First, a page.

Admit it: At one time or another, you've thought, Man, being an airline pilot seems like a pretty easy job. And even they'll tell you that airliners pretty much fly themselves. For most of the trip, the pilot is there to make sure nothing goes wrong.
But sometimes, things do go wrong. Way wrong. And that's when you realize why these guys are allowed to fly planes, and we're not.
In 1990, British Airways Flight 5390 had just taken off from London on its way to Spain. However, right as the flight attendants were about to wheel out the food cart, the windshield of the plane suddenly exploded. If you're wondering what happens to the pilot in that situation, here's a reconstruction:
It is incredibly difficult to fly a plane from this position.
That's pilot Tim Lancaster being sucked out of the plane -- the only thing keeping him from flying off into the distance and plummeting to his death was a flight attendant, who ran in and grabbed Lancaster by the belt.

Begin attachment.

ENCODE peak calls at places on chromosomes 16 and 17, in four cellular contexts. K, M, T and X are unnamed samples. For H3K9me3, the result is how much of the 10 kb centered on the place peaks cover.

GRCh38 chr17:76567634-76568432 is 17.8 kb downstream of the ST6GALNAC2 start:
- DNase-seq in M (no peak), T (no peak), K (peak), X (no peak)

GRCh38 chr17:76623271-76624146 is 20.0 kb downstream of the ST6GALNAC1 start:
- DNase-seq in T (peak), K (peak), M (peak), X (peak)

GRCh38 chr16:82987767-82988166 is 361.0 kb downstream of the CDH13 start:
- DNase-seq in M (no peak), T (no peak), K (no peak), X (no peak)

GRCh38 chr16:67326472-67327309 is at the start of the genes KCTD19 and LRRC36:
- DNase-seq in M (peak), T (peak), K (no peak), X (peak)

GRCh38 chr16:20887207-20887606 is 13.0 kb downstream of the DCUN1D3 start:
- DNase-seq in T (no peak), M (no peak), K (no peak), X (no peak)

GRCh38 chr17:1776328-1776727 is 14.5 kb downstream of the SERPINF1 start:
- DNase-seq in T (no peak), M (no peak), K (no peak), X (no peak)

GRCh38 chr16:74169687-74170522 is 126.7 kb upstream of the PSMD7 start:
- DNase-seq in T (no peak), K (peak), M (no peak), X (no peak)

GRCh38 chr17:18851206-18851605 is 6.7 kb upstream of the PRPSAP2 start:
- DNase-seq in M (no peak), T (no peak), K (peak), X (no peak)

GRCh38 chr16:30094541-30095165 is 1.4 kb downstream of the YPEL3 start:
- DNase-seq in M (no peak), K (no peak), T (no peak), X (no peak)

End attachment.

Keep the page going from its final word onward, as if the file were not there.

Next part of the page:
This, by the way, is precisely the reason why planes have co-pilots. And here's where one Mr. Alastair Atchison stepped up to the goddamned plate.
It wasn't going to be easy. Aside from the flight attendant next to him clutching the pilot's legs with all of his strength, the sudden decompression also pulled the cockpit door into the cockpit, which blocked access to the throttle. When Atchison tried to get on the radio to declare an emergency, he couldn't hear the response due to all the chaos erupting around him.
"Will you lot stop bloody screaming! It's highly unprofessional."
It took several minutes to get emergency landing permission from an airport in Southampton, all the while with the pilot still outside the windshield from the knees up, being crushed against the plane at 500 miles per hour, suffering from frostbite and about to lose consciousness due to the thin air.